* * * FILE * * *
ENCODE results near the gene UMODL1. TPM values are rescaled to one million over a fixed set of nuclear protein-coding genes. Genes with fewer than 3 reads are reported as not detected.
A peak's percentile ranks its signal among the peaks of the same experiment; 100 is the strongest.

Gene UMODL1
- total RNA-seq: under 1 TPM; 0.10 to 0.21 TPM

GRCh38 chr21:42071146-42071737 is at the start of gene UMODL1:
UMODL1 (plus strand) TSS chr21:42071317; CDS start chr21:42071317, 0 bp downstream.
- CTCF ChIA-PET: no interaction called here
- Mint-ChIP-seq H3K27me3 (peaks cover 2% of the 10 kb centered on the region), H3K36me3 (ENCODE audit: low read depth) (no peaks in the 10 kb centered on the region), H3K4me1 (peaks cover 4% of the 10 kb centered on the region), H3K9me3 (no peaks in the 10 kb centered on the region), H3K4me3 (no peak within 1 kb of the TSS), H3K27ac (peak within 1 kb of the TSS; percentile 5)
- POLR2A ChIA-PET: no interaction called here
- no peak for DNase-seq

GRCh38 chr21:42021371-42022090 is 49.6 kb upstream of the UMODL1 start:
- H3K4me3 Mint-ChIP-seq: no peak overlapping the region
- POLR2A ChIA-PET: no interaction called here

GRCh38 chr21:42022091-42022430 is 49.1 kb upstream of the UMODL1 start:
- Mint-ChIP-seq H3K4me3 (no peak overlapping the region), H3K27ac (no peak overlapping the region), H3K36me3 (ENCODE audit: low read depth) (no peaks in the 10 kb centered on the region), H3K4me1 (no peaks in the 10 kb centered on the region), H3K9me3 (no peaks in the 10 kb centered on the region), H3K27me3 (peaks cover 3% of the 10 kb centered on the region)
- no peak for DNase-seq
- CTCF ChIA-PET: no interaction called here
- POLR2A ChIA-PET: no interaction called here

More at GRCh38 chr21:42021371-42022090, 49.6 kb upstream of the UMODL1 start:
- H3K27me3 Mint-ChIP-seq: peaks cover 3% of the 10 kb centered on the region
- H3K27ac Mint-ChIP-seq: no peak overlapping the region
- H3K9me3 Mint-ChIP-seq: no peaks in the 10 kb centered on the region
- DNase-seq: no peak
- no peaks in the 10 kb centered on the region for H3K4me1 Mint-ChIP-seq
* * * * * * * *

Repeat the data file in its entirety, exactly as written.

ENCODE results near the gene UMODL1. TPM values are rescaled to one million over a fixed set of nuclear protein-coding genes. Genes with fewer than 3 reads are reported as not detected.
A peak's percentile ranks its signal among the peaks of the same experiment; 100 is the strongest.

Gene UMODL1
- total RNA-seq: under 1 TPM; 0.10 to 0.21 TPM

GRCh38 chr21:42071146-42071737 is at the start of gene UMODL1:
UMODL1 (plus strand) TSS chr21:42071317; CDS start chr21:42071317, 0 bp downstream.
- CTCF ChIA-PET: no interaction called here
- Mint-ChIP-seq H3K27me3 (peaks cover 2% of the 10 kb centered on the region), H3K36me3 (ENCODE audit: low read depth) (no peaks in the 10 kb centered on the region), H3K4me1 (peaks cover 4% of the 10 kb centered on the region), H3K9me3 (no peaks in the 10 kb centered on the region), H3K4me3 (no peak within 1 kb of the TSS), H3K27ac (peak within 1 kb of the TSS; percentile 5)
- POLR2A ChIA-PET: no interaction called here
- no peak for DNase-seq

GRCh38 chr21:42021371-42022090 is 49.6 kb upstream of the UMODL1 start:
- H3K4me3 Mint-ChIP-seq: no peak overlapping the region
- POLR2A ChIA-PET: no interaction called here

GRCh38 chr21:42022091-42022430 is 49.1 kb upstream of the UMODL1 start:
- Mint-ChIP-seq H3K4me3 (no peak overlapping the region), H3K27ac (no peak overlapping the region), H3K36me3 (ENCODE audit: low read depth) (no peaks in the 10 kb centered on the region), H3K4me1 (no peaks in the 10 kb centered on the region), H3K9me3 (no peaks in the 10 kb centered on the region), H3K27me3 (peaks cover 3% of the 10 kb centered on the region)
- no peak for DNase-seq
- CTCF ChIA-PET: no interaction called here
- POLR2A ChIA-PET: no interaction called here

More at GRCh38 chr21:42021371-42022090, 49.6 kb upstream of the UMODL1 start:
- H3K27me3 Mint-ChIP-seq: peaks cover 3% of the 10 kb centered on the region
- H3K27ac Mint-ChIP-seq: no peak overlapping the region
- H3K9me3 Mint-ChIP-seq: no peaks in the 10 kb centered on the region
- DNase-seq: no peak
- no peaks in the 10 kb centered on the region for H3K4me1 Mint-ChIP-seq